The high scoring genes, BDNF and phosphodiesterase 4D (PDE4D), both demonstrated evidence to be implicated in osteoporosis etiology. GWAS data showed that BDNF and PDE4D had suggestive association with BMD measured at the lumbar spine, with association P values of approximately 5×10−4 (2). In addition, the SNPs mapping to BDNF were found to have suggestive association with fracture (rs11030119: P=0.024; rs7124442: P=0.042) in the Chinese Fractures Study (CFS) of 350 cases and 350 controls. However, these SNPs have relatively low minor allele frequencies (MAF) in cases (rs11030119: MAF =0.037; rs7124442: MAF =0.062) and controls (rs11030119: MAF =0.062; rs7124442: MAF =0.089), thus limiting the power of the study, resulting in a confidence interval of the odds ratio for rs7124442 encompassing the null [OR =0.67 (0.45–1.00)]. As such, fracture results of rs11030119 and rs7124442 would require replication in a larger sample size to conclusively state their association with fracture.

To functionally link the BDNF SNPs to BDNF function, Guo et al. (15) performed eQTL analyses and short interfering RNA (siRNA) knock-down experiments. Cis-eQTL analysis of BDNF SNPs in 462 unrelated lymphoblastoid cell line (LCL) samples identified proximal SNPs in high linkage disequilibrium significantly associated with BDNF mRNA, suggesting that the effect of these SNPs on BMD are through BDNF. siRNA knockdown assays of BDNF in mouse-derived osteoblasts provided evidence that BDNF interacts with osteoblast differentiation factors, and its inhibition may stunt bone formation.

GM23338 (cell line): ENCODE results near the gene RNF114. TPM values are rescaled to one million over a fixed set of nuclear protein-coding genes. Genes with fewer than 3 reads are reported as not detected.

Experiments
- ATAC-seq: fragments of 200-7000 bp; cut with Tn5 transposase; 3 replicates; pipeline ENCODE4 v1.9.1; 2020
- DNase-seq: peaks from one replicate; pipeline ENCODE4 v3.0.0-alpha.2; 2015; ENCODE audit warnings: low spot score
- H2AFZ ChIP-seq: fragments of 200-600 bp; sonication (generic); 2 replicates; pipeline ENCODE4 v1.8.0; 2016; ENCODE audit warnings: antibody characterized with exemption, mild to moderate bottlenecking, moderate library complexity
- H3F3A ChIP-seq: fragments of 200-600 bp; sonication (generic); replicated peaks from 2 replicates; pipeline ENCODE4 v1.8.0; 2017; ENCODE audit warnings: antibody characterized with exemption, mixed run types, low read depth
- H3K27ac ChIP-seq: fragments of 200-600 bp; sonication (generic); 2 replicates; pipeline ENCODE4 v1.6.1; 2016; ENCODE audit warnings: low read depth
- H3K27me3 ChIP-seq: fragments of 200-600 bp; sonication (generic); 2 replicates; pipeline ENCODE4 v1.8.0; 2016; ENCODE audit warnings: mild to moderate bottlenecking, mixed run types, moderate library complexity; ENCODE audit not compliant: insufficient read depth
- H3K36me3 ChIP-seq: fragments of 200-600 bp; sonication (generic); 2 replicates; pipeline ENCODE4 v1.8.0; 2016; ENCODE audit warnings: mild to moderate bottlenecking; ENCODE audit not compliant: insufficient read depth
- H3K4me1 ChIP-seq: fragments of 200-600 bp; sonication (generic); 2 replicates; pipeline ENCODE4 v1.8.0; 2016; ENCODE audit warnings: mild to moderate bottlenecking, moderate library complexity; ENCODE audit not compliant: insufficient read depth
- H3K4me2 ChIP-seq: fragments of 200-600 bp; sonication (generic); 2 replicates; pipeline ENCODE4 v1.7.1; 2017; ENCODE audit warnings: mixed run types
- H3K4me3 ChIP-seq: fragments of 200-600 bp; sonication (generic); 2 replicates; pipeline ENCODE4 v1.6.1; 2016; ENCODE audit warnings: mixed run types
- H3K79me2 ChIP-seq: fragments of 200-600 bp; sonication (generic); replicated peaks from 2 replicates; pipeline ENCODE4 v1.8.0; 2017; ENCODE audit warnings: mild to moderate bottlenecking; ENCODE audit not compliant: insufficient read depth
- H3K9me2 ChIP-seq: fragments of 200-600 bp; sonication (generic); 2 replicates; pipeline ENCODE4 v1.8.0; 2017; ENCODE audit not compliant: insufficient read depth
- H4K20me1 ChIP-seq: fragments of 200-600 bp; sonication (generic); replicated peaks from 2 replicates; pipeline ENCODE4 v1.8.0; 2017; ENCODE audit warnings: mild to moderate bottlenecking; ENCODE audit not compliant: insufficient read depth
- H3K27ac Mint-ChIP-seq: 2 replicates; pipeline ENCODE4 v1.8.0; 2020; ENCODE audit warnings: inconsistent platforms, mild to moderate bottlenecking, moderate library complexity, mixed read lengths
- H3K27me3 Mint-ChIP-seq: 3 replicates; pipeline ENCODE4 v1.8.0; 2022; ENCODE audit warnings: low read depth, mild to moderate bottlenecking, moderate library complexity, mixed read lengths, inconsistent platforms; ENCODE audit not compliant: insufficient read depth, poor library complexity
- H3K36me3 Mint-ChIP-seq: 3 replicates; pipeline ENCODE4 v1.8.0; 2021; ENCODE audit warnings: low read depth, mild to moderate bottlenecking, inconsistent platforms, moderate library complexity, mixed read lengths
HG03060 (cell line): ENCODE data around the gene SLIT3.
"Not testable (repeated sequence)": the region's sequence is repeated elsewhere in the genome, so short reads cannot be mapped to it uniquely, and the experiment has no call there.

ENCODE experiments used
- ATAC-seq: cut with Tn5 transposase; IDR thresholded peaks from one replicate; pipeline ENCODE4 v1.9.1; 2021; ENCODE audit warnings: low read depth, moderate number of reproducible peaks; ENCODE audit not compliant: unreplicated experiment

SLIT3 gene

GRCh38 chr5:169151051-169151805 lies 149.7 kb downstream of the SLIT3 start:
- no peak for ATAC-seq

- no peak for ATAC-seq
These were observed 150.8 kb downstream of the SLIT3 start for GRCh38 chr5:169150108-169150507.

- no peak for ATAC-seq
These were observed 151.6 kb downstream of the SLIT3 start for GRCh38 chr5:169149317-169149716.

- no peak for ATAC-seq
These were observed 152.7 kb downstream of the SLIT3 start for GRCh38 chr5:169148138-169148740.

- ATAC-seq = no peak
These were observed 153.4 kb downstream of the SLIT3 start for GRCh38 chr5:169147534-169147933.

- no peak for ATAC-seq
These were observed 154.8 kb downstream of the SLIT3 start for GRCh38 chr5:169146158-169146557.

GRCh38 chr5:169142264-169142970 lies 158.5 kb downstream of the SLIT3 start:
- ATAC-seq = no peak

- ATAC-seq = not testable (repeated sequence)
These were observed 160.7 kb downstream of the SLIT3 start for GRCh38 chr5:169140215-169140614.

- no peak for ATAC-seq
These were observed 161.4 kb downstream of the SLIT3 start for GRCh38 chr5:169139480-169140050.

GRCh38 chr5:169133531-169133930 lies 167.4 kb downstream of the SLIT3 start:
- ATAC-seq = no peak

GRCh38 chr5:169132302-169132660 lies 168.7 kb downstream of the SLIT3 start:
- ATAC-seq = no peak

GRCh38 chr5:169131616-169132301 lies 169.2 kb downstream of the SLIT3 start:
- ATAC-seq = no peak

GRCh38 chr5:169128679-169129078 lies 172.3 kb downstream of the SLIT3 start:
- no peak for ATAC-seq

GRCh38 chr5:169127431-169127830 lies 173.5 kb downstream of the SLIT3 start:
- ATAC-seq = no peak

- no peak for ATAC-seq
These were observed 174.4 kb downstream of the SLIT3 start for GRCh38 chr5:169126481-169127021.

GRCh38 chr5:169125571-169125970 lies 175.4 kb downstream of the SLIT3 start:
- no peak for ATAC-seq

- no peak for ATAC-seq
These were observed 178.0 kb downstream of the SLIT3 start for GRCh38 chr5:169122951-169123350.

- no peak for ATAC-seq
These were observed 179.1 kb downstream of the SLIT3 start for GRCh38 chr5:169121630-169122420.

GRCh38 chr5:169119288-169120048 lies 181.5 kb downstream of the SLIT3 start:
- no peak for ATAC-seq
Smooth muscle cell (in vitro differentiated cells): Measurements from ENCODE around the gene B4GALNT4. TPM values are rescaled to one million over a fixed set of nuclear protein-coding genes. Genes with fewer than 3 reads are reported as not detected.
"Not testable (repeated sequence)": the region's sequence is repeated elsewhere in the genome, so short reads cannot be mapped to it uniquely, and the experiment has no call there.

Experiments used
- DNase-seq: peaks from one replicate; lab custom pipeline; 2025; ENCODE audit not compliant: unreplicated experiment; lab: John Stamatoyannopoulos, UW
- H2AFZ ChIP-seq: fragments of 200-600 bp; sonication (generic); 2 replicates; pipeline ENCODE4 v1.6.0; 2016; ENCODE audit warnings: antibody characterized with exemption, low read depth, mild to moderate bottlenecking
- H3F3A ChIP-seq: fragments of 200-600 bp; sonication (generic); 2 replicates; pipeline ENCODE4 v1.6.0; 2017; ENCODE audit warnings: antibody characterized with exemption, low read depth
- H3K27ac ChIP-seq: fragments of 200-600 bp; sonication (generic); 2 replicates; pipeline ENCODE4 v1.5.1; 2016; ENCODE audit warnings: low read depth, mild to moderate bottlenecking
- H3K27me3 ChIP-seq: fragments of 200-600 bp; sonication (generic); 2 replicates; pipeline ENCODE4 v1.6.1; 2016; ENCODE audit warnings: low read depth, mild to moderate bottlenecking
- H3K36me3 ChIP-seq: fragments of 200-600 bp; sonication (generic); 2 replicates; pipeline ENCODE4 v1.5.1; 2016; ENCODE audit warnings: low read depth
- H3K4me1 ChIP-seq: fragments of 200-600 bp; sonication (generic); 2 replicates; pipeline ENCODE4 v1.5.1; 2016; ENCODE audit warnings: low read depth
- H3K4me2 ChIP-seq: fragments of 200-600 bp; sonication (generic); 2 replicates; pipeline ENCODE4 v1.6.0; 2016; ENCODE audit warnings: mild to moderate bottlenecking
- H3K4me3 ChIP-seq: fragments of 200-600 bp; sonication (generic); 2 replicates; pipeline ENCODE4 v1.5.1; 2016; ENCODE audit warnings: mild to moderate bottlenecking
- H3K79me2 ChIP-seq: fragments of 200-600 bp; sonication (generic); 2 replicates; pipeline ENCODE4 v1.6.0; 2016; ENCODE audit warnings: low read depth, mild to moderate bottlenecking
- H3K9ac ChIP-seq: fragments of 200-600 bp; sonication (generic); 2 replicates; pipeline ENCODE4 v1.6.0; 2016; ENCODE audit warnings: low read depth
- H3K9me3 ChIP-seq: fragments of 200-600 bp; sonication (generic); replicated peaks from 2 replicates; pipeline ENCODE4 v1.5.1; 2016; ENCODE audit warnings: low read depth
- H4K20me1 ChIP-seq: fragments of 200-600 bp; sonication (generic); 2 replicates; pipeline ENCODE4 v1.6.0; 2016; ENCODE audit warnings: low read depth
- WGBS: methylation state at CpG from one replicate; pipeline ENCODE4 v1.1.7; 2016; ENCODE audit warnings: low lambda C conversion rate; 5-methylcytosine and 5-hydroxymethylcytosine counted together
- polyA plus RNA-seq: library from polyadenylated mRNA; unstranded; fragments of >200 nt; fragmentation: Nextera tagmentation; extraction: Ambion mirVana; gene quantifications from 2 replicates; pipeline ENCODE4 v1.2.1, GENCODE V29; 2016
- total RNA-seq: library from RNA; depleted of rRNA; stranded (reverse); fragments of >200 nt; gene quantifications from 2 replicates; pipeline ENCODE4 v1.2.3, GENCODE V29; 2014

Guo et al. (15) have therefore shown that genes with suggestive association to BMD from population-based studies may still be relevant to osteoporosis etiology, and have identified BDNF as one such candidate for a novel BMD gene. Studies using epigenomic data are not without caveats, and it is important to consider these points when conducting integrative analyses. Data from the ENCODE project were entirely derived from cell lines, many of which many not be directly relevant to the trait or disease under study. ENCODE project data did include a human osteoblast cell line, but in the study of bone biology, there is a clear deficit of epigenomic data from other important bone-related cells such as osteoclasts and osteocytes. Studies integrating epigenomic data and GWAS of BMD will be greatly improved by using primary tissues or cell cultures directly related to bone biology, once these become available. Whether or not BDNF becomes clinically utile in diagnosing osteoporosis or predicting fracture risk in humans will be of interest, as Guo et al. (15) have presented intriguing functional evidence in murine osteoblast.


I thank Dr. Vincenzo Forgetta for his helpful input on the editorial.


Conflicts of Interest: The author has no conflicts of interest to declare.


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Cite this article as: Morris JA. Using epigenomic data to inform genome-wide association studies of bone mineral density. Ann Transl Med 2016;4(24):487. doi: 10.21037/atm.2016.11.09